Leaders have had no option but to adapt their approach, provide more autonomy to their team, re-think how they manage remotely and recognize that although the virus may lessen in due course, people’s expectations about the way they work have been ignited – for example, research by The World Economic Forum identified that when it comes to attracting talent, having a choice in work location was a key factor in 70% of individuals’ decision-making.

Diversity Is A Key Factor In Innovation Amid Challenge

Additionally, a recent report by Accenture on “equal cultures”, which is defined as those who put a focus on bold leadership — taking comprehensive action and driving an empowering environment — found that an individual’s willingness and ability to be innovative at work is 6x higher in the most equal cultures than in the least equal ones. They found also that women were 4x as likely to reach senior leadership positions in more equal organizations. And more to the point, if all countries raised an innovation mindset by 10%, then global GDP could increase by up to $8 trillion by 2028.

The report highlights that although 68% of leaders felt their organizations had a culture of equality and value inclusivity, only 36% of employees felt the same. The percentage of employees that perceive that their organization has made efforts to build more inclusive cultures has remained the same since 2018– at just over 50%.

The percentage of employees that perceive that their organization has made efforts to build more inclusive cultures has remained the same since 2018.

3 Ways To Be A Transformational Leader

So, what are things we can do:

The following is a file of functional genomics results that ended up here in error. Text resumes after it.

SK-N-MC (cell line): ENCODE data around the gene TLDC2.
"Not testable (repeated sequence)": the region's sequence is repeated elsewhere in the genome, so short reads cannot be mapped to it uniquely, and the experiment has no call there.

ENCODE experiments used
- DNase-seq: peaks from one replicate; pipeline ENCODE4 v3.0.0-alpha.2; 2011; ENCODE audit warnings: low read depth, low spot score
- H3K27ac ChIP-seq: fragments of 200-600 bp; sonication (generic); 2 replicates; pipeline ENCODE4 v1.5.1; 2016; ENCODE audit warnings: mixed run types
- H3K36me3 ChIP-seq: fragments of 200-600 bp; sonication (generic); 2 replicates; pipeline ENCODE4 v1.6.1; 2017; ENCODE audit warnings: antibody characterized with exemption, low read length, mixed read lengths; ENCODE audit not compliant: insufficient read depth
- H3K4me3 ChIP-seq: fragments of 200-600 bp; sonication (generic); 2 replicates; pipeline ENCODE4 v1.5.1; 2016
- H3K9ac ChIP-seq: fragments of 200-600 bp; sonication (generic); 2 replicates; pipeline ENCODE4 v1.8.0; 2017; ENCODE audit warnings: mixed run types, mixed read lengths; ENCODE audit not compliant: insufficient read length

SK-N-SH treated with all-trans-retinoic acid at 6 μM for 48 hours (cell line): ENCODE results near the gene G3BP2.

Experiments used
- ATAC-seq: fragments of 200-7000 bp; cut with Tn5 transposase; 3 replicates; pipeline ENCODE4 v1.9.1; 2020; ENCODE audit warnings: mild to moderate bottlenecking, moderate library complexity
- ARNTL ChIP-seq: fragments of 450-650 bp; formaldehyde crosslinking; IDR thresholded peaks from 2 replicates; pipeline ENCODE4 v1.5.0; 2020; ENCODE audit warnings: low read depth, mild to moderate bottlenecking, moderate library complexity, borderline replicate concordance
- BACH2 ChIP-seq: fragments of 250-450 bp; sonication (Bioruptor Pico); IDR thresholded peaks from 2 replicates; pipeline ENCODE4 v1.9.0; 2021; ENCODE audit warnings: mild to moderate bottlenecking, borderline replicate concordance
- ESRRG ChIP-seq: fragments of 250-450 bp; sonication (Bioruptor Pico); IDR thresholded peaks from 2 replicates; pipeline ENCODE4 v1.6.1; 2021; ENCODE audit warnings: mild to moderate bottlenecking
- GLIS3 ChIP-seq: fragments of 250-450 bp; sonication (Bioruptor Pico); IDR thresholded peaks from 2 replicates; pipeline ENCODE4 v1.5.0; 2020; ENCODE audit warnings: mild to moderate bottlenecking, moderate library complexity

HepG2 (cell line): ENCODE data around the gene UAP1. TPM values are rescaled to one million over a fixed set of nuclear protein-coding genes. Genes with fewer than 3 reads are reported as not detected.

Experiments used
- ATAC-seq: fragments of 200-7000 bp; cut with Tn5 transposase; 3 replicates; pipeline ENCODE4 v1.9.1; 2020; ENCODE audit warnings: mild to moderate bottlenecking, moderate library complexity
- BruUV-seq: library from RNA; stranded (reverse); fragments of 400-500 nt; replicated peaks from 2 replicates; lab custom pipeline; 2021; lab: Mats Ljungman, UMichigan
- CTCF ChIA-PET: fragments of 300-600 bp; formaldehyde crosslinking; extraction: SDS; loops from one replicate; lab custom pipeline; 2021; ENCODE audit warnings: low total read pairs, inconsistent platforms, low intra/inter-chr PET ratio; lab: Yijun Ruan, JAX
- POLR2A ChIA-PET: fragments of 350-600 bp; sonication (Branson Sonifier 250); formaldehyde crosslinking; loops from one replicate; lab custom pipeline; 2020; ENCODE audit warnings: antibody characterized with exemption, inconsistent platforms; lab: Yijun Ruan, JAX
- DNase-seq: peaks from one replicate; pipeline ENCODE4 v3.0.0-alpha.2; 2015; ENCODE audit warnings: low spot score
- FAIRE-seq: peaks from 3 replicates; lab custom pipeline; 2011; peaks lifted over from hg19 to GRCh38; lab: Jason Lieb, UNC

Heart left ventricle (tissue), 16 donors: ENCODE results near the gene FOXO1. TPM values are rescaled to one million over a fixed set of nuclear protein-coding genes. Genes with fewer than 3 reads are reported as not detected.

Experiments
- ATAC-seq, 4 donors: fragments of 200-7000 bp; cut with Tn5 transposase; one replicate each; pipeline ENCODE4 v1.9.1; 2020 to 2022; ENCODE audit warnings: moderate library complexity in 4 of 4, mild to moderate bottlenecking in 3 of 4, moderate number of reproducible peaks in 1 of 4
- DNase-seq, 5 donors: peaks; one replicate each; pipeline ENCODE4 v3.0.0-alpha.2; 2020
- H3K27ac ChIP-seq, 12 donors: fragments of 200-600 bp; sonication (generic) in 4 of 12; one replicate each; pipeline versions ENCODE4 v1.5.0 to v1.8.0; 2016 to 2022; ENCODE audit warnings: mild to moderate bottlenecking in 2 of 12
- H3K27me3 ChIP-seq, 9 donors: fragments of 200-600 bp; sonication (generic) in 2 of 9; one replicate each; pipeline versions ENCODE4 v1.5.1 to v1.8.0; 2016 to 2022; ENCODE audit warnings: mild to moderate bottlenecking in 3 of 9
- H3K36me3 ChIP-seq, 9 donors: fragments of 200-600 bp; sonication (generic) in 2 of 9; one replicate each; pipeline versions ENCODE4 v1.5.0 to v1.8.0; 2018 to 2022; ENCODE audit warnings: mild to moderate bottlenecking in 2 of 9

1. Set targets for diversity – embed them into strategy and create a real sense of belonging for all.
  2. Fit to the context – align individuals to the contextual challenges they are most likely to navigate successfully. You might find some hidden gems!
  3. Share the experience – invite leaders to share the successes and challenges they’ve had this year, we can learn from each other and reduce the fear.

As leaders, we have seen some tremendous personal growth as we navigate through this last year. Many of us are faced with the reality that we still have a lot to learn. Our success is dependent on our willingness to listen, grow, and change – quickly! Let us lean on one another for support as we continue on this path.

Contact us to learn more about how SHL can help your leaders succeed amid the challenges of our time.

headshot andrew geake


Andrew Geake

In his 20+ years at SHL, Andrew has supported a wide range of organizations in the delivery of a range of activities including leadership development, organizational development, high potential identification, competency design, training, data analytics, solutions development. Andrew’s interest in how transformation impacts people and organizations, in particular leadership and D&I, is borne out of his experience of working with a diverse range of clients in North America, Africa, Europe, Middle East and Asia. Away from work, Andy enjoys creative writing, reading, eating out, travel, and watching his young daughter perform in various musical productions!